This is sometimes known as the FGM passport. Families travelling overseas to countries where FGM is prevalent can take this statement with them to share with family overseas. The passports can be downloaded in several languages. The document clarifies that FGM is a serious criminal offence in the UK with a maximum penalty of 14 years in prison for anyone found guilty. Relatives, or whoever is caring for them abroad, may also be found guilty of an offence if they fail to protect family members from FGM being carried out.


Signed Religious Declaration Against FGM (2016)

A declaration signed by religious leaders across the country highlighting FGM is not required as part of any religion.


Northern Ireland

FGM Act 2003 (see earlier)
FGM Protection orders (see earlier)

Multi-Agency Practice Guidelines: Female Genital Mutilation (Northern Ireland)



Prohibition of Female Genital Mutilation (Scotland) Act 2005

The 2005 Act extends protection by giving those offences extra-territorial effect in order to protect those being sent abroad to have FGM carried out.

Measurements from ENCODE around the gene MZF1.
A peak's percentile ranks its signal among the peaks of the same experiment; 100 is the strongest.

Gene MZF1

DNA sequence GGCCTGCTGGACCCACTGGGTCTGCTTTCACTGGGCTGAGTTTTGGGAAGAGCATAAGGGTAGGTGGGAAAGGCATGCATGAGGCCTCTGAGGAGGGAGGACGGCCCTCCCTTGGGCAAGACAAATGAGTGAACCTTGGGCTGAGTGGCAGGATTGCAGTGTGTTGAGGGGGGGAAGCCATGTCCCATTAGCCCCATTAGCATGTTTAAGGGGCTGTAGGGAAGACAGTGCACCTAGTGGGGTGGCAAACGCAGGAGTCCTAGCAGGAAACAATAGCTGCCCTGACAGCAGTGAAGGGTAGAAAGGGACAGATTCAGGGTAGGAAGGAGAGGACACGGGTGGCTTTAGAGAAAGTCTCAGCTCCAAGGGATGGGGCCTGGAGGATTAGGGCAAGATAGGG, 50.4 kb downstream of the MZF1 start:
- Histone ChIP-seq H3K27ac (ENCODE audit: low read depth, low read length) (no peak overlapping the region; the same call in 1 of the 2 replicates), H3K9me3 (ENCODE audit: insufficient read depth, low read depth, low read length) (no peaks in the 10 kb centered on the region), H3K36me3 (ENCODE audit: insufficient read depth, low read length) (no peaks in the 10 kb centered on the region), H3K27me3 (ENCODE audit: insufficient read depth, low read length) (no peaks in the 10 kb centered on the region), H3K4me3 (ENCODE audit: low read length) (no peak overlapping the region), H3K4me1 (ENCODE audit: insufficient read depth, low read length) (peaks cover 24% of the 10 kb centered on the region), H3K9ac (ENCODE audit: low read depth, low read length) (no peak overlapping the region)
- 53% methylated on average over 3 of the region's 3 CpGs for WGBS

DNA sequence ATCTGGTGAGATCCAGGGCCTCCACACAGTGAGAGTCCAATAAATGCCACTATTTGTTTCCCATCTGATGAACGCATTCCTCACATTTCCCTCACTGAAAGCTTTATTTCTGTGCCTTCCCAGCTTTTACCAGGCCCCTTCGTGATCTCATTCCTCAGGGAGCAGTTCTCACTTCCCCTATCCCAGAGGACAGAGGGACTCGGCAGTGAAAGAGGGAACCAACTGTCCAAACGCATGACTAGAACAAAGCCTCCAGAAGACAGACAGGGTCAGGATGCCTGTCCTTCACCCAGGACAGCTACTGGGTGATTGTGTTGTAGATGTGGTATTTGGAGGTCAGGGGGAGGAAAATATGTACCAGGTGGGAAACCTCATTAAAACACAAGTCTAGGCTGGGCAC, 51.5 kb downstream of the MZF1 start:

Scotland’s National Action Plan to Tackle FGM (2016-2020)

This National Action Plan brings together best practice alongside Scotland’s national plan, and will help ensure that the necessary steps are taken to put Scotland’s commitment to protecting girls and women from harm into practice.

Mandatory Reporting is not a requirement in Scotland


The updated legislation for 2020 can be found here:  


FGM Aware https://www.fgmaware.org/the-law.html 


All Wales Protocol: Female Genital Mutilation (2011)

The protocol includes: Professional Guidance of Female Genital Mutilation for Health Professionals, Good Practice for Staff Working in Social Services Departments, Good Practice Guidance: The Role of the Police, Good Practice Guidance: The Role of the Voluntary Sector and Good Practice Guidance for Staff Working in the Education Authorities.


Violence against Women, Domestic Abuse and Sexual Violence (Wales) Act 2015

This Act places statutory duties to produce a range of local strategies against FGM including multi-agency collaboration, awareness raising, and training and workplace policies.


Barnardos National FGM Centre


NSPCC helpline

0800 028 3550 or fgmhelp@nspcc.org.uk

Health Education England e-learning modules

(Only accessible to healthcare professionals) via the e-Learning for Healthcare platform.


  1. An Introduction to FGM
  2. Communication Skills for FGM consultations
  3. Legal and Safeguarding Issues regarding FGM in the UK
  4. FGM: Issues, presentation and management in children and young women
  5. FGM: Issues, presentation and management in women and around pregnancy

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The role of Police in tackling FGM

The role of Police in tackling FGM: